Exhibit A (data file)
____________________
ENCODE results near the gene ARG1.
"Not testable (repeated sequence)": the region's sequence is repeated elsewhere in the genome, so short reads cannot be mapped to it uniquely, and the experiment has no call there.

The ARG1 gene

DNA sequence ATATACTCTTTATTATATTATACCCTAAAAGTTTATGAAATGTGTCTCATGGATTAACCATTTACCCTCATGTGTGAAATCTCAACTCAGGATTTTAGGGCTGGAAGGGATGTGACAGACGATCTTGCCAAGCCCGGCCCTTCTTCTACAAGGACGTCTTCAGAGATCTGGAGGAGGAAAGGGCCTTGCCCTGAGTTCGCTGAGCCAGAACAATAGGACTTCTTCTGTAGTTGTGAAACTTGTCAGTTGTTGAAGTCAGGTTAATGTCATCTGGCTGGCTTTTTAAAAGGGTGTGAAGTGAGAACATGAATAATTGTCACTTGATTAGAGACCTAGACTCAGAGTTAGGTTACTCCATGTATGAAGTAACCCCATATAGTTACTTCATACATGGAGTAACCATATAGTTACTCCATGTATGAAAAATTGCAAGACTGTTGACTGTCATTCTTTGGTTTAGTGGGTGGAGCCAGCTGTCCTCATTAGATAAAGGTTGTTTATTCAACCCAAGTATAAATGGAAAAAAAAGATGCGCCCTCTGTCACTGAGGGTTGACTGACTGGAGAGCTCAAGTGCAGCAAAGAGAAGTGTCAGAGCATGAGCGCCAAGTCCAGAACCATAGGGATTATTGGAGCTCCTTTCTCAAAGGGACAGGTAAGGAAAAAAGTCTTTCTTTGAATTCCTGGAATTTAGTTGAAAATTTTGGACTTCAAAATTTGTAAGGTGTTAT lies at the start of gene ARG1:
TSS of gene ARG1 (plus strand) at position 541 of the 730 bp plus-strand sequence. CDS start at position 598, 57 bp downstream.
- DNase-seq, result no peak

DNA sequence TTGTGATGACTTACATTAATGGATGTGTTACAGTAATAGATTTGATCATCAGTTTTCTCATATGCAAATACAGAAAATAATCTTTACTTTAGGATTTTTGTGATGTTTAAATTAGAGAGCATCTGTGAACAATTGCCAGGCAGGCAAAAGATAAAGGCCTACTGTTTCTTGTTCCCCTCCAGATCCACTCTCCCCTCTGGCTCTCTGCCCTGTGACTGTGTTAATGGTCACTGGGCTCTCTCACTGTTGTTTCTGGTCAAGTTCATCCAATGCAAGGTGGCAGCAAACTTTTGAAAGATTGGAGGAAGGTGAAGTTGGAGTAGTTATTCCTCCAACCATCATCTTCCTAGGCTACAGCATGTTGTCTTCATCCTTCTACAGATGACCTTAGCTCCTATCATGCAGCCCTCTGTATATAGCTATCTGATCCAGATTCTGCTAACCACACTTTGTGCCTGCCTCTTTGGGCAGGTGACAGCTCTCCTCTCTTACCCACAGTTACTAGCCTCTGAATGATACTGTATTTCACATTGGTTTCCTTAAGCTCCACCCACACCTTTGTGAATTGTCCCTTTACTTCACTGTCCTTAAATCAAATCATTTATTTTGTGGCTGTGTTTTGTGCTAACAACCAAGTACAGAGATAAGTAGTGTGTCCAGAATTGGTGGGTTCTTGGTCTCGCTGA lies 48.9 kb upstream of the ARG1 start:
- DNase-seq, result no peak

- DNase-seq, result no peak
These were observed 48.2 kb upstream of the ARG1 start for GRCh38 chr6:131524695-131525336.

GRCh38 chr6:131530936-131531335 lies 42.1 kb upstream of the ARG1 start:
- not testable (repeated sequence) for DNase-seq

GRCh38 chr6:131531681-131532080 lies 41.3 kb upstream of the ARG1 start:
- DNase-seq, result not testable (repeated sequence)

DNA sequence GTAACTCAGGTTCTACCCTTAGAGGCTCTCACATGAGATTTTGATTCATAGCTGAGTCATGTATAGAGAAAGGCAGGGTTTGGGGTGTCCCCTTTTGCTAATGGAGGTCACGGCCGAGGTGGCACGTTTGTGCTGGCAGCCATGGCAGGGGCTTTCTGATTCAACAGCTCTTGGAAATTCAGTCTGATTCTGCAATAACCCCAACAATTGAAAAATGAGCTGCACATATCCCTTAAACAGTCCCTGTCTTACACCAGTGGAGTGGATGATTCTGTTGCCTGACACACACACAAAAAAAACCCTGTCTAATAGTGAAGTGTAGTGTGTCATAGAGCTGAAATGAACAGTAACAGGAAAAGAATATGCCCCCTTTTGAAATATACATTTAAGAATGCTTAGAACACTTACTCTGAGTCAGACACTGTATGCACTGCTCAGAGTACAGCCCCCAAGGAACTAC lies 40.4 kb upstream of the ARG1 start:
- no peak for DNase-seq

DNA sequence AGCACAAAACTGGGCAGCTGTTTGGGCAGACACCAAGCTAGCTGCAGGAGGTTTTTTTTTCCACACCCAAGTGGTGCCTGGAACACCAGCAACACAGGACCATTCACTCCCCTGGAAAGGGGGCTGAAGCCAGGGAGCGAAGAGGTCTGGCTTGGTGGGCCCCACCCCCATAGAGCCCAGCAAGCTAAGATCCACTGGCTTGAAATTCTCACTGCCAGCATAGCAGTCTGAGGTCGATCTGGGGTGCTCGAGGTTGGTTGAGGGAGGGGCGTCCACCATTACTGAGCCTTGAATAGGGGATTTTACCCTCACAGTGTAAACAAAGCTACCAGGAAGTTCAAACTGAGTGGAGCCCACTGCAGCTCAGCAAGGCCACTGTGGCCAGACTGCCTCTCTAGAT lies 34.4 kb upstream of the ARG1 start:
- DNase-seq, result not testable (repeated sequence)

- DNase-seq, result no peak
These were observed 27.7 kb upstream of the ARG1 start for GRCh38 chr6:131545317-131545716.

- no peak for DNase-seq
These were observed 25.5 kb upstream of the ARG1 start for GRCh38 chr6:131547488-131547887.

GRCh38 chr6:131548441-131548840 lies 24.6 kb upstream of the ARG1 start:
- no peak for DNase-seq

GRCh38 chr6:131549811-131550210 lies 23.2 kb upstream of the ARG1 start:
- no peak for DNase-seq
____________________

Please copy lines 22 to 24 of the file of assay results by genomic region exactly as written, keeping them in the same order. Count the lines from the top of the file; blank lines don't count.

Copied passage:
These were observed 25.5 kb upstream of the ARG1 start for GRCh38 chr6:131547488-131547887.

GRCh38 chr6:131548441-131548840 lies 24.6 kb upstream of the ARG1 start:
- no peak for DNase-seq